How much ozone might be in the cabin air of your aircraft? It depends. The amount of ozone inside depends not only on the atmosphere outside, but also on the aircraft’s ventilation system, materials making up the cabin surfaces, density of occupants and ratio of surface area to volume. (The latter three topics get into areas of organo-chemistry that delve into discussions not likely to be of interest to 99.9% of pilots unless they have an advanced degree in the science.) The rest of this article will focus on aspects that pilots can control.
Researchers from the Harvard School of Public Health monitored ozone concentrations in passenger cabins of 106 commercial flights on domestic, Pacific and Southeast Asian routes. One-fifth of the measurements exceeded 100 ppb. According to both the FARs and JARs, when above 27,000 ft. for each flight segment that exceeds 4 hr., ozone concentrations must not exceed an average 100 ppb. So, the data suggest that those aircraft either lacked converters or their converters were not functioning effectively. And slightly more than one in 10 of the flights exceeded 120 ppb, the U.S. Environmental Protection Agency’s short-term national Ambient Air Quality Standard for ozone. Seasonal comparison showed that cabin ozone levels were higher during the winter and spring than for the summer and fall, which would be consistent with the seasonal variation in the height of the tropopause. Cabin ozone concentrations on the northern Pacific routes were higher than concentrations for other Pacific flights.
A team from UC-Berkeley, again involving Bhangar and Nazaroff and others, also monitored cabin ozone levels on 76 commercial passenger flights on domestic U.S., transatlantic and transpacific routes during 2006 and 2007. On four (out of 68) domestic flights, ozone levels exceeded federal limits of 100 ppb even though 22 of 68 aircraft sampled were equipped with ozone catalysts. The “mean peak-hour” ozone level was one-tenth (only 4.7 ppb by volume) compared with the 46 airplanes not equipped with catalysts (47 ppbv). All eight aircraft sampled during transoceanic flight segments were equipped with ozone catalysts and showed ozone levels well within FAA limits. The researchers also found that the flights with the highest levels of ozone coincided with winter-spring storms that are linked to complex upper atmosphere mixing processes between the lower stratosphere and the upper troposphere.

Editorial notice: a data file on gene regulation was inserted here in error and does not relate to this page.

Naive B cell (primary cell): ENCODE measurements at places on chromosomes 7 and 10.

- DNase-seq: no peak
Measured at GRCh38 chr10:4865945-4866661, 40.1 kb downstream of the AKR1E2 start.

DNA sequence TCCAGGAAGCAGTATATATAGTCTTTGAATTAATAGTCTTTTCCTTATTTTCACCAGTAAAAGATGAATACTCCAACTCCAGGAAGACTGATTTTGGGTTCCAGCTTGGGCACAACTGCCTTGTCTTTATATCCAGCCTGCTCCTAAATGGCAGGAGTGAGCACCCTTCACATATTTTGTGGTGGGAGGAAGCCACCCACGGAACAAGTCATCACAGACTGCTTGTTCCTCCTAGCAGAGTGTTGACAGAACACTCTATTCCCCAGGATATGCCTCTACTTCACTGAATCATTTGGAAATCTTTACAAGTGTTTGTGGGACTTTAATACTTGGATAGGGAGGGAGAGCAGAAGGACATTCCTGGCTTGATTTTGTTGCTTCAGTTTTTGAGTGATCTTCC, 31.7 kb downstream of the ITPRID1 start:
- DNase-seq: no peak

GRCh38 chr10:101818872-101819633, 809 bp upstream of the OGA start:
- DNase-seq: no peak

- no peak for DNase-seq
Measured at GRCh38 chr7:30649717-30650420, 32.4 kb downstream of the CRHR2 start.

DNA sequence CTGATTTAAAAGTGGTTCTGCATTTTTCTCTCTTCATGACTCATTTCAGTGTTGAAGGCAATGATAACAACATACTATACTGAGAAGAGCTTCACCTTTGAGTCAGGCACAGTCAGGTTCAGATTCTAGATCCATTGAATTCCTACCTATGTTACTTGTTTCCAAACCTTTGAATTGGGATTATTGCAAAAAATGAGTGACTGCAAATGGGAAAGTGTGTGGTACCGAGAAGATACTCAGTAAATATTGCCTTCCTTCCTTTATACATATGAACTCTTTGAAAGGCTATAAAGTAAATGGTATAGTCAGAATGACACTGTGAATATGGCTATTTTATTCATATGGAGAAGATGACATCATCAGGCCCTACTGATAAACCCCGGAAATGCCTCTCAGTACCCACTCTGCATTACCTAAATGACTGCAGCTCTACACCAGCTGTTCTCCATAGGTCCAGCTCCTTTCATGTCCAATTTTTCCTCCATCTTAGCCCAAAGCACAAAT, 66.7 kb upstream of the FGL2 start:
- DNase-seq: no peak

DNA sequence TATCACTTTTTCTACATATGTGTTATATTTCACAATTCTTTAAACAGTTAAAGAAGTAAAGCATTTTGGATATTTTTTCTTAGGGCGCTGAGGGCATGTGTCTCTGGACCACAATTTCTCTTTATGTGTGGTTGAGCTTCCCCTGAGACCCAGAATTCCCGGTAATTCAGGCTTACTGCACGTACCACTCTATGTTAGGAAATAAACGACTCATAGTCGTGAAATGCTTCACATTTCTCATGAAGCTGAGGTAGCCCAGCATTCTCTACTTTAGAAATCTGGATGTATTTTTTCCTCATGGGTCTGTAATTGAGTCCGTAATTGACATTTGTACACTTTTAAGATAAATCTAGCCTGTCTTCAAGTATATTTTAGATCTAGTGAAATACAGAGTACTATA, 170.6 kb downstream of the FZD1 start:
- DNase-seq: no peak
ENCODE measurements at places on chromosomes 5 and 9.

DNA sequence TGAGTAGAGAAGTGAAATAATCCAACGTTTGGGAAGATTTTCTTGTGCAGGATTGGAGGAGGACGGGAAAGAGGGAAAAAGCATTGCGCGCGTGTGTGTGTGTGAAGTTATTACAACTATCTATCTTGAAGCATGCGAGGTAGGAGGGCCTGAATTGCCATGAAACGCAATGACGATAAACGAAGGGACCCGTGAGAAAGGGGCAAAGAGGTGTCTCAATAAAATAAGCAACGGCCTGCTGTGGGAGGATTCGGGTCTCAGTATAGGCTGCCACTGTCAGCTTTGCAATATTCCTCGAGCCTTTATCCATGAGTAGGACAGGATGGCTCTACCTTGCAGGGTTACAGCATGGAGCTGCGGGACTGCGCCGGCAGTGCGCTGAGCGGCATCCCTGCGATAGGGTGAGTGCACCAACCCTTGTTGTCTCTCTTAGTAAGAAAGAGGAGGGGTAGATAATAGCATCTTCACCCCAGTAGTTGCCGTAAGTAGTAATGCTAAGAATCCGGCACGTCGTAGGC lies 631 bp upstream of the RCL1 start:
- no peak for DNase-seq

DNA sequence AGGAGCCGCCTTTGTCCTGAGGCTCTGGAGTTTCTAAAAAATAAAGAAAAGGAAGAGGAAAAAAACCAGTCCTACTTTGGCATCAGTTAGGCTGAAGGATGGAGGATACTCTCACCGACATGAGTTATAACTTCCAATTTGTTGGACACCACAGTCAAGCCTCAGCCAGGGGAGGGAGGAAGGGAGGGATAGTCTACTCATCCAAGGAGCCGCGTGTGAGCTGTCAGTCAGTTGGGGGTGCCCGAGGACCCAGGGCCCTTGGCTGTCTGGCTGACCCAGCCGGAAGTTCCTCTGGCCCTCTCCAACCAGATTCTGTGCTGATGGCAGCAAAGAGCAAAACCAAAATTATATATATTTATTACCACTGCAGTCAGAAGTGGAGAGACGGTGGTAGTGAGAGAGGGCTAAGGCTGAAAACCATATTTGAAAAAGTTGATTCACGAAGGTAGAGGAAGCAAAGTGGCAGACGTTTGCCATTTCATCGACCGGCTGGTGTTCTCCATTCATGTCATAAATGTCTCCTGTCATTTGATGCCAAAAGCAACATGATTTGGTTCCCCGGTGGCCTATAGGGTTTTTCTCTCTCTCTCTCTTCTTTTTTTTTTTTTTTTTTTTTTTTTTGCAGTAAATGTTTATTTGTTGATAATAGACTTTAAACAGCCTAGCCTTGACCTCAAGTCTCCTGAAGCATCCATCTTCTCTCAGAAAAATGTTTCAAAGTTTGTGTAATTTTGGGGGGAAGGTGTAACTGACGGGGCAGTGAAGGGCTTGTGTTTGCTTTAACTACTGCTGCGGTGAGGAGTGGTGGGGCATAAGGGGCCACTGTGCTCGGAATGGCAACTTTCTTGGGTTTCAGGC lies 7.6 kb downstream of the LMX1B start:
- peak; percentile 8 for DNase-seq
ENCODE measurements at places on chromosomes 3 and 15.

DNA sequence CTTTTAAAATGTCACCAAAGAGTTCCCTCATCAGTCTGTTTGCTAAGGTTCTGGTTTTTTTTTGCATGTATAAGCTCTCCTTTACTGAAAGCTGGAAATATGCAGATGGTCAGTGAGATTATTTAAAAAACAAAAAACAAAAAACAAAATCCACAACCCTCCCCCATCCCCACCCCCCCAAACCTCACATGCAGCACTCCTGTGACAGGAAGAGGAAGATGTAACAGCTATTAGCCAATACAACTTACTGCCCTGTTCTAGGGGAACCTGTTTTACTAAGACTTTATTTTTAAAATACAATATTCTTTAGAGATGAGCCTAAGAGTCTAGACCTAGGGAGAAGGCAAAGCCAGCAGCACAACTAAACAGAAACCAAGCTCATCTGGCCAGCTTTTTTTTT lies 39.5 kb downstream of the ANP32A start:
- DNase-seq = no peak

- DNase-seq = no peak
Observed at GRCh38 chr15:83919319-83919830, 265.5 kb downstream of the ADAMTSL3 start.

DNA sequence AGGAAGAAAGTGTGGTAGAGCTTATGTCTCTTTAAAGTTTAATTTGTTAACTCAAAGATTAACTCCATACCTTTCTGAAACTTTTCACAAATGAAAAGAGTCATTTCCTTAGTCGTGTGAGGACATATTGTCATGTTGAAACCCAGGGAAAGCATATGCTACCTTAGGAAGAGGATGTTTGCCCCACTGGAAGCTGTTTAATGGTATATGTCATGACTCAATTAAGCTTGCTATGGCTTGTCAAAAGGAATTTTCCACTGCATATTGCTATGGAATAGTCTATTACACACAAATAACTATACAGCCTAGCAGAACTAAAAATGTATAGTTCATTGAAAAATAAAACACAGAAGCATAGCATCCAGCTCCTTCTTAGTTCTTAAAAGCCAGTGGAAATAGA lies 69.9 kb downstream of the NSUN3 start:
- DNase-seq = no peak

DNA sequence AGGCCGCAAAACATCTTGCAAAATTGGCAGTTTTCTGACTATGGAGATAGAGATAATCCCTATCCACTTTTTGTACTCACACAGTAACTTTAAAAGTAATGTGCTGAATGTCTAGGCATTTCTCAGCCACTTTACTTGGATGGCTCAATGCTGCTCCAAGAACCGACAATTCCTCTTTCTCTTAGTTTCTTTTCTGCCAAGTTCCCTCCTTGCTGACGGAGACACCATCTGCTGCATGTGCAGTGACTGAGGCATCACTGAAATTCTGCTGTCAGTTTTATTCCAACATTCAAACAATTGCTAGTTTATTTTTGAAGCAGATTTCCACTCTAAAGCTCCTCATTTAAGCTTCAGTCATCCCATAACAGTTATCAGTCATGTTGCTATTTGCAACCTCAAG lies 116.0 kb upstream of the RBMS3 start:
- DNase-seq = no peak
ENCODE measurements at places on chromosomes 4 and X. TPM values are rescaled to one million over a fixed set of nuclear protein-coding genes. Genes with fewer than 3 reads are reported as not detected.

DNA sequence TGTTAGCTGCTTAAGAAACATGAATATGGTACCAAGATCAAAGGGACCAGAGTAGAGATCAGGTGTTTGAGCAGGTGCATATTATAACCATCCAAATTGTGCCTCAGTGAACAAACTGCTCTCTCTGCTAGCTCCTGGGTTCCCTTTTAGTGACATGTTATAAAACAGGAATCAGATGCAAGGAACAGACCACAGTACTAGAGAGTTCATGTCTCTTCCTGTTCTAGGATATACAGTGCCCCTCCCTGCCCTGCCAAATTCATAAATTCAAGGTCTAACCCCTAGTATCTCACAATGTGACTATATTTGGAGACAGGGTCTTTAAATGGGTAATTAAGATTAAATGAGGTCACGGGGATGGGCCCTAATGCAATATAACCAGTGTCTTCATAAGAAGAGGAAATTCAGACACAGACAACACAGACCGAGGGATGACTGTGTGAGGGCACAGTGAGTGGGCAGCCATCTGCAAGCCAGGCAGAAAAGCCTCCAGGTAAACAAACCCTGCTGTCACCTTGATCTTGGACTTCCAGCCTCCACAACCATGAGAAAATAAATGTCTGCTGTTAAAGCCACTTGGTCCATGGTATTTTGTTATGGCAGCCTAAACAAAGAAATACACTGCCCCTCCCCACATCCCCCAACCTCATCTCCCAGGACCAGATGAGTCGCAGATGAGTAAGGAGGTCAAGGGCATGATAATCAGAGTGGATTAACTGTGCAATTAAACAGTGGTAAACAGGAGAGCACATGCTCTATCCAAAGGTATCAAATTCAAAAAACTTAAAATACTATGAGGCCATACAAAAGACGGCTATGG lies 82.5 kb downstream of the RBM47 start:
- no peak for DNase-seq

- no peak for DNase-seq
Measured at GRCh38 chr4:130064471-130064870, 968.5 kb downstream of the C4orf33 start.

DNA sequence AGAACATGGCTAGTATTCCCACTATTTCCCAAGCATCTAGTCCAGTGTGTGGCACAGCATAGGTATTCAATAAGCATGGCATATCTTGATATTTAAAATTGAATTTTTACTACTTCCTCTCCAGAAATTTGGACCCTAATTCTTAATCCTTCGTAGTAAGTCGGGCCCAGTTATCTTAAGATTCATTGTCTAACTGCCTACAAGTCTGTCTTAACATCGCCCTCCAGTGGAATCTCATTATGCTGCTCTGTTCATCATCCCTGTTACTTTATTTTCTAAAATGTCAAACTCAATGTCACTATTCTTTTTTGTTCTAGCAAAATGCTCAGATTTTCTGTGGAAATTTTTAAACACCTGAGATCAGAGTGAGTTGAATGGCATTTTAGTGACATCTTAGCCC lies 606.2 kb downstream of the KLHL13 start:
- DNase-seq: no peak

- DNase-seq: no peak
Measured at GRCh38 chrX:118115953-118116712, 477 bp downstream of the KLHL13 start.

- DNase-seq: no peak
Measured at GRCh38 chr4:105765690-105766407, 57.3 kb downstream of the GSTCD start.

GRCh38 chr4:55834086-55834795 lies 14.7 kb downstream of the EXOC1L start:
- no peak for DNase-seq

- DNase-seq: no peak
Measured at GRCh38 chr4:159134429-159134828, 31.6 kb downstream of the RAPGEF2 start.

The UC-Berkeley team estimated that more than 95% of the flights between February and June analyzed in the study would have exceeded the 100 ppb (0.1 ppm) mark for flight-average ozone levels inside the cabin if ozone converters were absent or ineffective. The Berkeley team expressed concern that even on domestic U.S. routes — which are frequently traversed by airliners unequipped with ozone converters — elevated ozone levels of hundreds of ppb are routinely encountered in the winter and spring months.
According to the National Research Council (NRC) committee on air cabin quality’s special study, “The Airliner Cabin Environment and the Health of Passengers and Crew,” “It appears that an ozone converter on large transport category airplanes may be the most robust methodology to ensure consistent, successful compliance with regulations governing airplane ozone control.” The NRC study also highlighted that flight attendants are more likely to be adversely affected by cabin ozone as the level of discomfort is proportional to the level of physical activity.